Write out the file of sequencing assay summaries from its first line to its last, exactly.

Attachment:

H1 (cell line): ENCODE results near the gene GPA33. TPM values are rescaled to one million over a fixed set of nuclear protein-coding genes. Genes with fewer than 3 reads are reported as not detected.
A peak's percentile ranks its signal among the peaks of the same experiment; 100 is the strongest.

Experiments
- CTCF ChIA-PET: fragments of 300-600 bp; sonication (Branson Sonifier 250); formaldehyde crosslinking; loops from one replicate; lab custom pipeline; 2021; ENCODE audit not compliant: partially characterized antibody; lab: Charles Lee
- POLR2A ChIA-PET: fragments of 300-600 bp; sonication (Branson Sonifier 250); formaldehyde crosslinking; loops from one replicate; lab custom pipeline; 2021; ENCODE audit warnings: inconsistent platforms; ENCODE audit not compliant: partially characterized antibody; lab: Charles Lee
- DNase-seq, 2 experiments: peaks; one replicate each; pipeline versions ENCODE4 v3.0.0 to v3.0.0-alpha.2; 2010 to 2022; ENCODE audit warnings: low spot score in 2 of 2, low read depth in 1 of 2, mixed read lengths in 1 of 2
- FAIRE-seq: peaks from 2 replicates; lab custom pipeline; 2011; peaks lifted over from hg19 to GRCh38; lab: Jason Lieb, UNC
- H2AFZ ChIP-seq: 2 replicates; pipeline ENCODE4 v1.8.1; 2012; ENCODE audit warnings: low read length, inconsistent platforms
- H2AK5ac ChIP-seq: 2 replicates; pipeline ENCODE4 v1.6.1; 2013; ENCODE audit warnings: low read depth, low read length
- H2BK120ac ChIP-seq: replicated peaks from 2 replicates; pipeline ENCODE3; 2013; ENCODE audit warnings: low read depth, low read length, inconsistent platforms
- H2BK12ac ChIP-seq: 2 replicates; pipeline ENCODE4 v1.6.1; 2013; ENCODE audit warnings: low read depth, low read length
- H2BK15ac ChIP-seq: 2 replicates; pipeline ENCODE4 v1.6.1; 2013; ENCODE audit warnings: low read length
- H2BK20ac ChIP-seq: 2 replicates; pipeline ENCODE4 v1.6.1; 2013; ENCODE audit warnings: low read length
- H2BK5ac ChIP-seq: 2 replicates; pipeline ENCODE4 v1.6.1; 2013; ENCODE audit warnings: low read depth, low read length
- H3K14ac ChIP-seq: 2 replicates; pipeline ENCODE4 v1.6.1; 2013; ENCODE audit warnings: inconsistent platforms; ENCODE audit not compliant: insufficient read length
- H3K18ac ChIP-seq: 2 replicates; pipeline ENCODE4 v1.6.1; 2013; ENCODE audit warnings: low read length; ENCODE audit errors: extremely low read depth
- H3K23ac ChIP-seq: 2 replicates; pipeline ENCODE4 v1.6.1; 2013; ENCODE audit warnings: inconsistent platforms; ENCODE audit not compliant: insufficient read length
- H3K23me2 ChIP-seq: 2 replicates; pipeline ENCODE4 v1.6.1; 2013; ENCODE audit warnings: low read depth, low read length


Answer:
H1 (cell line): ENCODE results near the gene GPA33. TPM values are rescaled to one million over a fixed set of nuclear protein-coding genes. Genes with fewer than 3 reads are reported as not detected.
A peak's percentile ranks its signal among the peaks of the same experiment; 100 is the strongest.

Experiments
- CTCF ChIA-PET: fragments of 300-600 bp; sonication (Branson Sonifier 250); formaldehyde crosslinking; loops from one replicate; lab custom pipeline; 2021; ENCODE audit not compliant: partially characterized antibody; lab: Charles Lee
- POLR2A ChIA-PET: fragments of 300-600 bp; sonication (Branson Sonifier 250); formaldehyde crosslinking; loops from one replicate; lab custom pipeline; 2021; ENCODE audit warnings: inconsistent platforms; ENCODE audit not compliant: partially characterized antibody; lab: Charles Lee
- DNase-seq, 2 experiments: peaks; one replicate each; pipeline versions ENCODE4 v3.0.0 to v3.0.0-alpha.2; 2010 to 2022; ENCODE audit warnings: low spot score in 2 of 2, low read depth in 1 of 2, mixed read lengths in 1 of 2
- FAIRE-seq: peaks from 2 replicates; lab custom pipeline; 2011; peaks lifted over from hg19 to GRCh38; lab: Jason Lieb, UNC
- H2AFZ ChIP-seq: 2 replicates; pipeline ENCODE4 v1.8.1; 2012; ENCODE audit warnings: low read length, inconsistent platforms
- H2AK5ac ChIP-seq: 2 replicates; pipeline ENCODE4 v1.6.1; 2013; ENCODE audit warnings: low read depth, low read length
- H2BK120ac ChIP-seq: replicated peaks from 2 replicates; pipeline ENCODE3; 2013; ENCODE audit warnings: low read depth, low read length, inconsistent platforms
- H2BK12ac ChIP-seq: 2 replicates; pipeline ENCODE4 v1.6.1; 2013; ENCODE audit warnings: low read depth, low read length
- H2BK15ac ChIP-seq: 2 replicates; pipeline ENCODE4 v1.6.1; 2013; ENCODE audit warnings: low read length
- H2BK20ac ChIP-seq: 2 replicates; pipeline ENCODE4 v1.6.1; 2013; ENCODE audit warnings: low read length
- H2BK5ac ChIP-seq: 2 replicates; pipeline ENCODE4 v1.6.1; 2013; ENCODE audit warnings: low read depth, low read length
- H3K14ac ChIP-seq: 2 replicates; pipeline ENCODE4 v1.6.1; 2013; ENCODE audit warnings: inconsistent platforms; ENCODE audit not compliant: insufficient read length
- H3K18ac ChIP-seq: 2 replicates; pipeline ENCODE4 v1.6.1; 2013; ENCODE audit warnings: low read length; ENCODE audit errors: extremely low read depth
- H3K23ac ChIP-seq: 2 replicates; pipeline ENCODE4 v1.6.1; 2013; ENCODE audit warnings: inconsistent platforms; ENCODE audit not compliant: insufficient read length
- H3K23me2 ChIP-seq: 2 replicates; pipeline ENCODE4 v1.6.1; 2013; ENCODE audit warnings: low read depth, low read length